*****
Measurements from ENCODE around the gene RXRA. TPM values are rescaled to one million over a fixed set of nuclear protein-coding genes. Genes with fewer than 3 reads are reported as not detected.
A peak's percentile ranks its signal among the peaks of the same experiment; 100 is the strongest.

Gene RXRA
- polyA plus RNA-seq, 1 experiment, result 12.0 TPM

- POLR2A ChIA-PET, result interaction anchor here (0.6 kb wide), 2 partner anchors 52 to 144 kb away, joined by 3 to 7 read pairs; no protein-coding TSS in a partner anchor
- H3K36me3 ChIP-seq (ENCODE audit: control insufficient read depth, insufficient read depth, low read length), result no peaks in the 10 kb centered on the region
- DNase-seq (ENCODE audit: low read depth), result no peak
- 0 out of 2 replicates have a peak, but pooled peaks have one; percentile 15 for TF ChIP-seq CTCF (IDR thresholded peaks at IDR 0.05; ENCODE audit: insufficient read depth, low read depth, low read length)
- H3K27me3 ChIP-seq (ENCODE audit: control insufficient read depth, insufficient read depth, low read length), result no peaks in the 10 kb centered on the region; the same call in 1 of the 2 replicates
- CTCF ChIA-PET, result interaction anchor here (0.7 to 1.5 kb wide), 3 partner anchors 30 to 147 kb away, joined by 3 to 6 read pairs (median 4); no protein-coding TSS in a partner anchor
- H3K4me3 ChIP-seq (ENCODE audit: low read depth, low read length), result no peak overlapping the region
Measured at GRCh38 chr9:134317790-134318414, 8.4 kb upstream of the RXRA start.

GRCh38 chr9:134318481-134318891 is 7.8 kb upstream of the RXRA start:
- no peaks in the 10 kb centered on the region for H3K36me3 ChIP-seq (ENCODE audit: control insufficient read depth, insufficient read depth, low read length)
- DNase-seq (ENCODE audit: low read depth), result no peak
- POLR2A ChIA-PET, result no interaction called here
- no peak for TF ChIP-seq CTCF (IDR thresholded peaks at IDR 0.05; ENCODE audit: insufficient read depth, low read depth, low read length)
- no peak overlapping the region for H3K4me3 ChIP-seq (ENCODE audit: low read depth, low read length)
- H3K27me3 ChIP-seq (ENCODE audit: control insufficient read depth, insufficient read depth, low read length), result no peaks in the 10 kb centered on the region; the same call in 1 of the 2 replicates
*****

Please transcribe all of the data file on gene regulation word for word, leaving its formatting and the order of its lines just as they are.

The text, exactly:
Measurements from ENCODE around the gene RXRA. TPM values are rescaled to one million over a fixed set of nuclear protein-coding genes. Genes with fewer than 3 reads are reported as not detected.
A peak's percentile ranks its signal among the peaks of the same experiment; 100 is the strongest.

Gene RXRA
- polyA plus RNA-seq, 1 experiment, result 12.0 TPM

- POLR2A ChIA-PET, result interaction anchor here (0.6 kb wide), 2 partner anchors 52 to 144 kb away, joined by 3 to 7 read pairs; no protein-coding TSS in a partner anchor
- H3K36me3 ChIP-seq (ENCODE audit: control insufficient read depth, insufficient read depth, low read length), result no peaks in the 10 kb centered on the region
- DNase-seq (ENCODE audit: low read depth), result no peak
- 0 out of 2 replicates have a peak, but pooled peaks have one; percentile 15 for TF ChIP-seq CTCF (IDR thresholded peaks at IDR 0.05; ENCODE audit: insufficient read depth, low read depth, low read length)
- H3K27me3 ChIP-seq (ENCODE audit: control insufficient read depth, insufficient read depth, low read length), result no peaks in the 10 kb centered on the region; the same call in 1 of the 2 replicates
- CTCF ChIA-PET, result interaction anchor here (0.7 to 1.5 kb wide), 3 partner anchors 30 to 147 kb away, joined by 3 to 6 read pairs (median 4); no protein-coding TSS in a partner anchor
- H3K4me3 ChIP-seq (ENCODE audit: low read depth, low read length), result no peak overlapping the region
Measured at GRCh38 chr9:134317790-134318414, 8.4 kb upstream of the RXRA start.

GRCh38 chr9:134318481-134318891 is 7.8 kb upstream of the RXRA start:
- no peaks in the 10 kb centered on the region for H3K36me3 ChIP-seq (ENCODE audit: control insufficient read depth, insufficient read depth, low read length)
- DNase-seq (ENCODE audit: low read depth), result no peak
- POLR2A ChIA-PET, result no interaction called here
- no peak for TF ChIP-seq CTCF (IDR thresholded peaks at IDR 0.05; ENCODE audit: insufficient read depth, low read depth, low read length)
- no peak overlapping the region for H3K4me3 ChIP-seq (ENCODE audit: low read depth, low read length)
- H3K27me3 ChIP-seq (ENCODE audit: control insufficient read depth, insufficient read depth, low read length), result no peaks in the 10 kb centered on the region; the same call in 1 of the 2 replicates